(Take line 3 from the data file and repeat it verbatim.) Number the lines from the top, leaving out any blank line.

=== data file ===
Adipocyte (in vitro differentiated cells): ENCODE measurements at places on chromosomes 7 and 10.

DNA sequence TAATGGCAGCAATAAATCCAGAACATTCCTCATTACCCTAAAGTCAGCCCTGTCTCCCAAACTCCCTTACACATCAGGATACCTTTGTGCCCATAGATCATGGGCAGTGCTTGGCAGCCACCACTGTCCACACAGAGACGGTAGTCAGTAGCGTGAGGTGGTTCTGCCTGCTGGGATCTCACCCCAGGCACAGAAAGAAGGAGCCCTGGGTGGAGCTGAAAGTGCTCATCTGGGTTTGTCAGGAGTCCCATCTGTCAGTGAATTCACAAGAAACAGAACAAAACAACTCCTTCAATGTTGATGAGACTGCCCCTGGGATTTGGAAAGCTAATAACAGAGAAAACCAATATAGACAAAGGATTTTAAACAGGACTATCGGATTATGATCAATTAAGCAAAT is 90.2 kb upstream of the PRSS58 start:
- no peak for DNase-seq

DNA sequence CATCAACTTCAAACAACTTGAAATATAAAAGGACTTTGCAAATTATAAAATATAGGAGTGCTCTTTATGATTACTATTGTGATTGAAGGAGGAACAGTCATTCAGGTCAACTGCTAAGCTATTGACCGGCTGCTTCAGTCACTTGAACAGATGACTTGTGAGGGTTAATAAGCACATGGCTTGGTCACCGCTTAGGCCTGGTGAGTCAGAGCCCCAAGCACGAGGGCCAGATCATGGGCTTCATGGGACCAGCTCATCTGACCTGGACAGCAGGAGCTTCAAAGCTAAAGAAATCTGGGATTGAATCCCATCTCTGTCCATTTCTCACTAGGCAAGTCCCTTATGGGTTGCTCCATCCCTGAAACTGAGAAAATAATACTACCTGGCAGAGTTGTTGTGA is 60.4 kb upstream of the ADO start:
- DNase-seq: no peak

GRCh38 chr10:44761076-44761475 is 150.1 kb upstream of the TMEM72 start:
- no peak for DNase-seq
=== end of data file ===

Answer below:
- no peak for DNase-seq